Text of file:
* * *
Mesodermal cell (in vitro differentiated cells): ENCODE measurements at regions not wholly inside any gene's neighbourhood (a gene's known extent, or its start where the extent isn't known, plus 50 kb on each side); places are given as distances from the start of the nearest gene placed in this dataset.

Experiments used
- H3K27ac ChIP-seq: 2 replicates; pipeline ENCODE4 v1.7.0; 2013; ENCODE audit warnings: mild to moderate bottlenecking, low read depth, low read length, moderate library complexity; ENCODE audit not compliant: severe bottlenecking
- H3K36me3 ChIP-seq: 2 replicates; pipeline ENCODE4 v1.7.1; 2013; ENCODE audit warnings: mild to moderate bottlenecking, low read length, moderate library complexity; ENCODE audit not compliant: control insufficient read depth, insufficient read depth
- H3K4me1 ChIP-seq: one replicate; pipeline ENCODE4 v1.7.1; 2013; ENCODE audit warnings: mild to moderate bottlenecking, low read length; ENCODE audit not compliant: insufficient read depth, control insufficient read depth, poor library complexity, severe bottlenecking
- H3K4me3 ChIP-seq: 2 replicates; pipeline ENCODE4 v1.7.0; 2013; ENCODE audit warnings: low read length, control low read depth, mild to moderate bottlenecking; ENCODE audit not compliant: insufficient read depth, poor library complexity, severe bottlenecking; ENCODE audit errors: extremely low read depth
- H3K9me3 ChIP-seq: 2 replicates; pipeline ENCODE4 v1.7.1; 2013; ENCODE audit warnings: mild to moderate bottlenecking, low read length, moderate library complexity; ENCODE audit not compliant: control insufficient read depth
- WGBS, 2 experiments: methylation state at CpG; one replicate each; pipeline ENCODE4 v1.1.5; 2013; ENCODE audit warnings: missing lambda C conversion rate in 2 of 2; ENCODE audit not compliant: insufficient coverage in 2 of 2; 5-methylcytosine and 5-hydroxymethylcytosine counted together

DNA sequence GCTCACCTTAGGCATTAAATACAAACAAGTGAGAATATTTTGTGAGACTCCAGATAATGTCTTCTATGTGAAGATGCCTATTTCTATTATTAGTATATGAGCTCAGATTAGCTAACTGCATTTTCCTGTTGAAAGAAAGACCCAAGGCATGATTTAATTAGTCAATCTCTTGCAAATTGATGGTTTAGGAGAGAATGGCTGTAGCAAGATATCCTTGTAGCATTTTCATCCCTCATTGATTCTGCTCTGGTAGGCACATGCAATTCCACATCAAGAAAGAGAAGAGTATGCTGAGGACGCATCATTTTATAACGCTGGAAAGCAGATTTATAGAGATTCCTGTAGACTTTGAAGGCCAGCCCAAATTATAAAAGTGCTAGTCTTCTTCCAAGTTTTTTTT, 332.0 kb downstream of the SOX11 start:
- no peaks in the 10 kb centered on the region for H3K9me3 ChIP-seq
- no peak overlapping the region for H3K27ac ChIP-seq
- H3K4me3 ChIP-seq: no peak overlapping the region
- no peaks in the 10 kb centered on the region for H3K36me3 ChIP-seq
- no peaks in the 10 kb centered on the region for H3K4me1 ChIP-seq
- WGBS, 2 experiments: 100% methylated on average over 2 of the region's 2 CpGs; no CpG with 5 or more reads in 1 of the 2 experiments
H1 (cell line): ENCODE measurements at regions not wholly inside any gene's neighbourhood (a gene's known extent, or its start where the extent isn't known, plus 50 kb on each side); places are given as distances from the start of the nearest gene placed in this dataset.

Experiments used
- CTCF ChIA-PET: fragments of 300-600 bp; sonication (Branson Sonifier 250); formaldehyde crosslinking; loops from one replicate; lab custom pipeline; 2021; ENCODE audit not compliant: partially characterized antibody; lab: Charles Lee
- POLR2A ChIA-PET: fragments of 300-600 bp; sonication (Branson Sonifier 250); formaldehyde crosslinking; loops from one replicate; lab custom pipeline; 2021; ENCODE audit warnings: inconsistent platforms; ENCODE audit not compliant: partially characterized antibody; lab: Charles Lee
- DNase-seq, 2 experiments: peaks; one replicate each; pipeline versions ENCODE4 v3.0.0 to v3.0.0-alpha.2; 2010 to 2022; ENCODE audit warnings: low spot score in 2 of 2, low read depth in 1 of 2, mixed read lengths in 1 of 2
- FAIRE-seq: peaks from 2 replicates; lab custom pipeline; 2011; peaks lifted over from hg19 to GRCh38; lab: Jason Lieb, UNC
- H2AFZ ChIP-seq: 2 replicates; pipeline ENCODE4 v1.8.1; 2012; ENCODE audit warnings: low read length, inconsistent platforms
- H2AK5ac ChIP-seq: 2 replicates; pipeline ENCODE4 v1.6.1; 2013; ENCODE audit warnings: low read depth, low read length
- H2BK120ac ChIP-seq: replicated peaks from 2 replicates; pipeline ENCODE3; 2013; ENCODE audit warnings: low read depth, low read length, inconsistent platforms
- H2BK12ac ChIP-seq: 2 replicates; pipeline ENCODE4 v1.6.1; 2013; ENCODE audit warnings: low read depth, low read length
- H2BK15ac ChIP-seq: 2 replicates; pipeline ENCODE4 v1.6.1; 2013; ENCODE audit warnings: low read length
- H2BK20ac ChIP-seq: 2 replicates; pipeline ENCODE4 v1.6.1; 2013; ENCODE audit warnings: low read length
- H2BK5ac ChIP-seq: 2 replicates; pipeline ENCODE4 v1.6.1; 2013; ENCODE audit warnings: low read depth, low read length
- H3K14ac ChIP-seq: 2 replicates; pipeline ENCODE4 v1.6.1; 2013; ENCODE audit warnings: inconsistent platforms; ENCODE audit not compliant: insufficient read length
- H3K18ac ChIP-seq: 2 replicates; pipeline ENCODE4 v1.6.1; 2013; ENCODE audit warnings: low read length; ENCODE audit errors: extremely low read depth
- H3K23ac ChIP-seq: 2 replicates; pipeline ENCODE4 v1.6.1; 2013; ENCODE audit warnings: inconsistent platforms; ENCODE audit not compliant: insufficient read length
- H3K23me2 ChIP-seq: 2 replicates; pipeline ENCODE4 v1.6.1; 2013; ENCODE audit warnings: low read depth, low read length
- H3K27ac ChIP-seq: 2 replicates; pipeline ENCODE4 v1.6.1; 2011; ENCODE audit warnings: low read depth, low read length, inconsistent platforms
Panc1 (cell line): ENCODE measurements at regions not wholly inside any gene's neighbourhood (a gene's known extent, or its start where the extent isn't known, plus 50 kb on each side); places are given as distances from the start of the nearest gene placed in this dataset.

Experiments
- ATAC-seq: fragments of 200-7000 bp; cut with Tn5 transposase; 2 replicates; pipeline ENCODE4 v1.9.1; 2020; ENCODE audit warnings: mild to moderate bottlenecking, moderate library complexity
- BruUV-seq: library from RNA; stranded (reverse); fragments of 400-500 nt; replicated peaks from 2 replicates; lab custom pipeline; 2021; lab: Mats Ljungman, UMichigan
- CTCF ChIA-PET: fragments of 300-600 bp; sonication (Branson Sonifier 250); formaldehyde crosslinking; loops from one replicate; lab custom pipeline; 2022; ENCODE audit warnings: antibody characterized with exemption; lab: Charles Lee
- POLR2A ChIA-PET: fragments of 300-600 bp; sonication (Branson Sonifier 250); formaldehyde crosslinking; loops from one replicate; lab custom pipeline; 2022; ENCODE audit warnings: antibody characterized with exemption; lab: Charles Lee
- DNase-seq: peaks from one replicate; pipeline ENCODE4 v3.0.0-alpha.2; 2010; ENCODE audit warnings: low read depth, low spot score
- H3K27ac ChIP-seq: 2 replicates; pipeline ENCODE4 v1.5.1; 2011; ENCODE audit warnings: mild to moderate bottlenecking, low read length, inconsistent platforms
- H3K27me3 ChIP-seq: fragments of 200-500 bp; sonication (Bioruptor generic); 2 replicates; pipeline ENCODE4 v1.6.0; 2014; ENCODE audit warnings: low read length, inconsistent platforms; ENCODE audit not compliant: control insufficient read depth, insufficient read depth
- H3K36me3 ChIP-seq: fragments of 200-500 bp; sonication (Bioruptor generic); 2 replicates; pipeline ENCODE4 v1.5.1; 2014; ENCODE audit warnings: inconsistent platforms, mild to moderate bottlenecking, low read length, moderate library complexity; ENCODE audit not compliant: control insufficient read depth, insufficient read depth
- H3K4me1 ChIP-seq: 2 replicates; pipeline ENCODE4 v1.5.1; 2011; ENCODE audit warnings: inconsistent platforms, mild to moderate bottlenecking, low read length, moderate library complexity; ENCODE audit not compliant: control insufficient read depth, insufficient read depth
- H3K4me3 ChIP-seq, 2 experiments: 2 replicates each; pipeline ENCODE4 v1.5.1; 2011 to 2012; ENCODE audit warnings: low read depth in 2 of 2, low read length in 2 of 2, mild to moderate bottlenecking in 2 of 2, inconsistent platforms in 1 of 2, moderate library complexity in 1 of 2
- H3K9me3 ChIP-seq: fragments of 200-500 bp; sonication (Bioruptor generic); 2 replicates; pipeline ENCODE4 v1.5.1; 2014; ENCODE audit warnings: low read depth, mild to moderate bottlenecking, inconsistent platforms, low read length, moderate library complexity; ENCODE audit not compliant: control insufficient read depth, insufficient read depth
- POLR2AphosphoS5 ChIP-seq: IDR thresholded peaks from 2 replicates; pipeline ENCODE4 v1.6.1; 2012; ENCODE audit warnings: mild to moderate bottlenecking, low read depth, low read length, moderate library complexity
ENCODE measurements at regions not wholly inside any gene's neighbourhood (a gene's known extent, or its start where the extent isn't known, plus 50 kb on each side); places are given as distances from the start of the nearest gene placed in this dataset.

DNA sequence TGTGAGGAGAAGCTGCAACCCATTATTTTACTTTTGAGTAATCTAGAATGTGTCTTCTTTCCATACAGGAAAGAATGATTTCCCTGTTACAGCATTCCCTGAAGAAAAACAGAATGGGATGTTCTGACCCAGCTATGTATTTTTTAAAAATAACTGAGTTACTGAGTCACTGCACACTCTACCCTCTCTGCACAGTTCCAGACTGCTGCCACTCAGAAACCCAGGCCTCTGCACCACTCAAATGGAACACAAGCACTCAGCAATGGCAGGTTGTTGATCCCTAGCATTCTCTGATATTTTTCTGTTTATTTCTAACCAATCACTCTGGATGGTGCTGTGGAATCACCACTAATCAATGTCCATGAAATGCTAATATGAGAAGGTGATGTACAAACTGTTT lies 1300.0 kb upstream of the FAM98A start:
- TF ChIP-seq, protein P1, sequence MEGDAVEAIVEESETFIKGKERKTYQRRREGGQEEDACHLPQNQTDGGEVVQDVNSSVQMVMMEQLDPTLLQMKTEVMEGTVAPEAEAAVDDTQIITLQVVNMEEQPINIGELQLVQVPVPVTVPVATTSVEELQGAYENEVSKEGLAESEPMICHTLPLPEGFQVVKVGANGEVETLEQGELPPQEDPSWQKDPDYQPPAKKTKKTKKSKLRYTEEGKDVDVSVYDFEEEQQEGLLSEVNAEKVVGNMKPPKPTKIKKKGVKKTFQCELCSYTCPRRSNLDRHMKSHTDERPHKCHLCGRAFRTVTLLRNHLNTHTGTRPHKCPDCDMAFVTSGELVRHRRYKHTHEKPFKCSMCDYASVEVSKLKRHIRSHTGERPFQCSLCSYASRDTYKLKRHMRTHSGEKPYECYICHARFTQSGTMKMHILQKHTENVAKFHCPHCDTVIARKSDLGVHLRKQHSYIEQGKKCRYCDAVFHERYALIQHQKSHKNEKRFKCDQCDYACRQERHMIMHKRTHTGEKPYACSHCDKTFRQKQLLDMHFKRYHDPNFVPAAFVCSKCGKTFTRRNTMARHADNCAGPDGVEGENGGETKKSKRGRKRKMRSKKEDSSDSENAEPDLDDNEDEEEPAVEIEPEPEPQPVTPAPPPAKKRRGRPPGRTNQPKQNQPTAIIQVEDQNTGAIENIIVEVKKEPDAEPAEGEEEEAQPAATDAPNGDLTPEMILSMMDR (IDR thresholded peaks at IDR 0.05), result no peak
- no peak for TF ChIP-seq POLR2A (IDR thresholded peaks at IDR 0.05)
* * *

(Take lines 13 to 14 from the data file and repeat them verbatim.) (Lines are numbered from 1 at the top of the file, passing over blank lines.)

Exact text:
- no peaks in the 10 kb centered on the region for H3K36me3 ChIP-seq
- no peaks in the 10 kb centered on the region for H3K4me1 ChIP-seq